March 27, 2022
By Nelson Renteria
SAN SALVADOR (Reuters) – El Salvador’s Congress approved on Sunday emergency powers that temporarily suspended some constitutional protections after the Central American country recorded a sharp rise in killings attributed to criminal gangs.
Police reported a total of 62 homicides on Saturday in the nation of some 6.5 million people. It was the highest daily toll of homicides so far this century, according to Celia Medrano, a longtime human rights advocate.
In response, El Salvador’s President Nayib Bukele asked Congress to approve the emergency measures, which include restrictions on free assembly and the inviolability of correspondence and communications, as well as an extension of administrative detention.
“We approve the exceptional regime, which will allow our government to protect the lives of Salvadorans and confront criminality head-on,” said Ernesto Castro, the president of Congress, after holding an extraordinary session early on Sunday.
After the vote, Bukele praised the move.
“The measures to be taken will be implemented by the relevant institutions and announced only when necessary. For the vast majority of people, life continues normal. God bless us all,” Bukele wrote on Twitter.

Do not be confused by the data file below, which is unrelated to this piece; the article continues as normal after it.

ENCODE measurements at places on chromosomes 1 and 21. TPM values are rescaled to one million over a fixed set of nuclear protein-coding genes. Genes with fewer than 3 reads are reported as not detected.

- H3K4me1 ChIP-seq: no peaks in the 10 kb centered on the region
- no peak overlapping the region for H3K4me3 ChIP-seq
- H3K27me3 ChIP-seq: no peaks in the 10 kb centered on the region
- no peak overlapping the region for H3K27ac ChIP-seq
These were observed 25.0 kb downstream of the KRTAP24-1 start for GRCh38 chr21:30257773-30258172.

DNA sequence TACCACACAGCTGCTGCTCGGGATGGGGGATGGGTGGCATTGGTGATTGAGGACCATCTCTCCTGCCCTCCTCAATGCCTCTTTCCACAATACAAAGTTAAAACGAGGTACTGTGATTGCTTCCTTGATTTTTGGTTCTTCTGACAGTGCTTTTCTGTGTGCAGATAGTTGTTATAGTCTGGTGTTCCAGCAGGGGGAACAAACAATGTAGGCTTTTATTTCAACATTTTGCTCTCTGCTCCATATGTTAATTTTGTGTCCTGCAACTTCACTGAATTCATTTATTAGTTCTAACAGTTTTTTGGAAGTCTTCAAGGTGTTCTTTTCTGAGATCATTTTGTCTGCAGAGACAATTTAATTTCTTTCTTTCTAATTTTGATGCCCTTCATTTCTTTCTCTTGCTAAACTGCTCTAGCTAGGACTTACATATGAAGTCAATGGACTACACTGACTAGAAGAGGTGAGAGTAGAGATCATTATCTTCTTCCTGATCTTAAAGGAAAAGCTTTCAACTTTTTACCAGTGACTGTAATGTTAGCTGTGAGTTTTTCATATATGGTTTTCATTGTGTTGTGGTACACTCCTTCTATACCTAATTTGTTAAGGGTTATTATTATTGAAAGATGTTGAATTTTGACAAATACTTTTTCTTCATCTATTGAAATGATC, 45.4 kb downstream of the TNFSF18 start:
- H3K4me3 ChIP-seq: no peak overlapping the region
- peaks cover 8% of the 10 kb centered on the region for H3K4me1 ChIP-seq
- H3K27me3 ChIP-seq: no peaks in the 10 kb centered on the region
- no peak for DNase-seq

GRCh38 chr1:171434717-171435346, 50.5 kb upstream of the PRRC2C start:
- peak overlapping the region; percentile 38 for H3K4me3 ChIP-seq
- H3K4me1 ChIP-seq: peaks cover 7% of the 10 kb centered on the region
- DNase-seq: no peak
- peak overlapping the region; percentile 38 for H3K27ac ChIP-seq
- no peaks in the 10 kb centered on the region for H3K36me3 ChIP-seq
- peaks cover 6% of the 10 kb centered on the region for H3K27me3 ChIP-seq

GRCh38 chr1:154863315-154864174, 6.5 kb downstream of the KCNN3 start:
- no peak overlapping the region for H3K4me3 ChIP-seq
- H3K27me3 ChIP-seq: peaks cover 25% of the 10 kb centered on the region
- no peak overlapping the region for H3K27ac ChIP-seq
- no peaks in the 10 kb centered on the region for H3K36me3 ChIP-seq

In 2015, El Salvador recorded a rate of 103 homicides for every 100,000 people, one of the highest in the world. Figures show that rate has fallen steadily since Bukele took office in 2019.
Yet, critics say Bukele’s administration has been marked by democratic backsliding, as he has sought to consolidate his control over the legislative and judicial branches.
His government has also been accused of brokering a pact https://www.reuters.com/world/americas/exclusive-salvadoran-ex-prosecutor-says-government-quashed-probe-into-pact-with-2021-12-28 with the two main gangs, offering gang members better prison conditions, money and other benefits in exchange for them reducing homicide rates and giving electoral support to Bukele’s party at legislative elections. He has repeatedly denied those accusations.
(Reporting by Nelston Renteria; writing by Laura Gottesdiener; editing by Paul Simao)